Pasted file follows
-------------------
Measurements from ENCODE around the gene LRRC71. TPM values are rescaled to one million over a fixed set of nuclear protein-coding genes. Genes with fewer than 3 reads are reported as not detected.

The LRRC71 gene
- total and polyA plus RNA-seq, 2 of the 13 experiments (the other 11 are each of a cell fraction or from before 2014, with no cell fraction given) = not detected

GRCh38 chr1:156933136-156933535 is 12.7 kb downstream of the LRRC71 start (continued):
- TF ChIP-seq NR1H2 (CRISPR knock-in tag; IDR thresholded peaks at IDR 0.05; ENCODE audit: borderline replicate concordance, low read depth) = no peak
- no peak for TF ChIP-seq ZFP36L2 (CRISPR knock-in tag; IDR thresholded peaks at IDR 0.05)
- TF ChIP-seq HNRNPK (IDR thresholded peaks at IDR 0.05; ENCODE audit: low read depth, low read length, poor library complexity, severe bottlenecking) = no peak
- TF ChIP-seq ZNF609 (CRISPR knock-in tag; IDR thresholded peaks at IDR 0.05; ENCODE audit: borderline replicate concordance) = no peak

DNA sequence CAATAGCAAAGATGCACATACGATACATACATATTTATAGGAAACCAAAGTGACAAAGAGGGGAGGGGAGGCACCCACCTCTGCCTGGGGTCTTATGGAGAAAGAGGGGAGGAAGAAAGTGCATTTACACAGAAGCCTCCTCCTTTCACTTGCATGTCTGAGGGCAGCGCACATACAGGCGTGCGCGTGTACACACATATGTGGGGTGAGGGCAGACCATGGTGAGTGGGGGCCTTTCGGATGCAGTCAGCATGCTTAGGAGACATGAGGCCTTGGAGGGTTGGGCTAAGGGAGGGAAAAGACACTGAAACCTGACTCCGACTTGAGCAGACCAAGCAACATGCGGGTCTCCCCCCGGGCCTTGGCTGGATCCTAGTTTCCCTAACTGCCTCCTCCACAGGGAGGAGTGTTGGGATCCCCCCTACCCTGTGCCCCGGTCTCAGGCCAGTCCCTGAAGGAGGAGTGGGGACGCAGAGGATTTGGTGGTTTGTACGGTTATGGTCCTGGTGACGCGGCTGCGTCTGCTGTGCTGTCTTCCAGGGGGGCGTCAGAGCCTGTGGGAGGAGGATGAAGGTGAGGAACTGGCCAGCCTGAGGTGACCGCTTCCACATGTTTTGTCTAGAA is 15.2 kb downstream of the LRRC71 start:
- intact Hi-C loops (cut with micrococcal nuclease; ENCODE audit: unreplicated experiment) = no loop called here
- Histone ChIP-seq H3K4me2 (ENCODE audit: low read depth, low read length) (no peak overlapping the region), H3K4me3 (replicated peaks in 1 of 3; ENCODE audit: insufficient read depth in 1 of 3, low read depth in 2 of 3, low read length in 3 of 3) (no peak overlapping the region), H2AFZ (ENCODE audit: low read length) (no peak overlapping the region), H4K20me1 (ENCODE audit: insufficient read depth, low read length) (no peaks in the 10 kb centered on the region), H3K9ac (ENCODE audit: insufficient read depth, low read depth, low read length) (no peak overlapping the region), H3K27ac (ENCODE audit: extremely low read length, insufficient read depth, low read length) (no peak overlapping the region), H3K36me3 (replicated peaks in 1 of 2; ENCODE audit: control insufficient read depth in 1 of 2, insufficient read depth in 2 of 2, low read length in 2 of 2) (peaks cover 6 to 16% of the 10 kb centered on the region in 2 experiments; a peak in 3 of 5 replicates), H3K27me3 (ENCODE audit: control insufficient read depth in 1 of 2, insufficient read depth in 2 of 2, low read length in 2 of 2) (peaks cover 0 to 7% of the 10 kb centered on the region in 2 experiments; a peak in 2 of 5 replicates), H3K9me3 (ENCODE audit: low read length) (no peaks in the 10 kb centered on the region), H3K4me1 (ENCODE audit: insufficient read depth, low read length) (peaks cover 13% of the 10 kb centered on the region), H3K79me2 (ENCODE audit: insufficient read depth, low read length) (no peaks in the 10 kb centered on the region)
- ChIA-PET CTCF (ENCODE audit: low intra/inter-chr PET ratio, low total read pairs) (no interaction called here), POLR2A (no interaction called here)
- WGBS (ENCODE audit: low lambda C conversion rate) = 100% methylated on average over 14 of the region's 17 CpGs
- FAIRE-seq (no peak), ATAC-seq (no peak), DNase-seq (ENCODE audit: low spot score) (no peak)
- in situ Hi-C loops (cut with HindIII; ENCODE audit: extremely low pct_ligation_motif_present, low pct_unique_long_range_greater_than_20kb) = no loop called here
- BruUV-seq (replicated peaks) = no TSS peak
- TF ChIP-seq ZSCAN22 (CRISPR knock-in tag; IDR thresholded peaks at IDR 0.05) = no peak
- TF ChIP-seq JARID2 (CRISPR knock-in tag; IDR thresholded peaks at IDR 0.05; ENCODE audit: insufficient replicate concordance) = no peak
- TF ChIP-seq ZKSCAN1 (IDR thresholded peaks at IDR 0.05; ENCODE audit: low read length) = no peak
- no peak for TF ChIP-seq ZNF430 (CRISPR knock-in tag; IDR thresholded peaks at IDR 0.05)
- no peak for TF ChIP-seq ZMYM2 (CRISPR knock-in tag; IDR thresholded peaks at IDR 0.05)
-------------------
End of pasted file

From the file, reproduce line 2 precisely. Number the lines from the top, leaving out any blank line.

The LRRC71 gene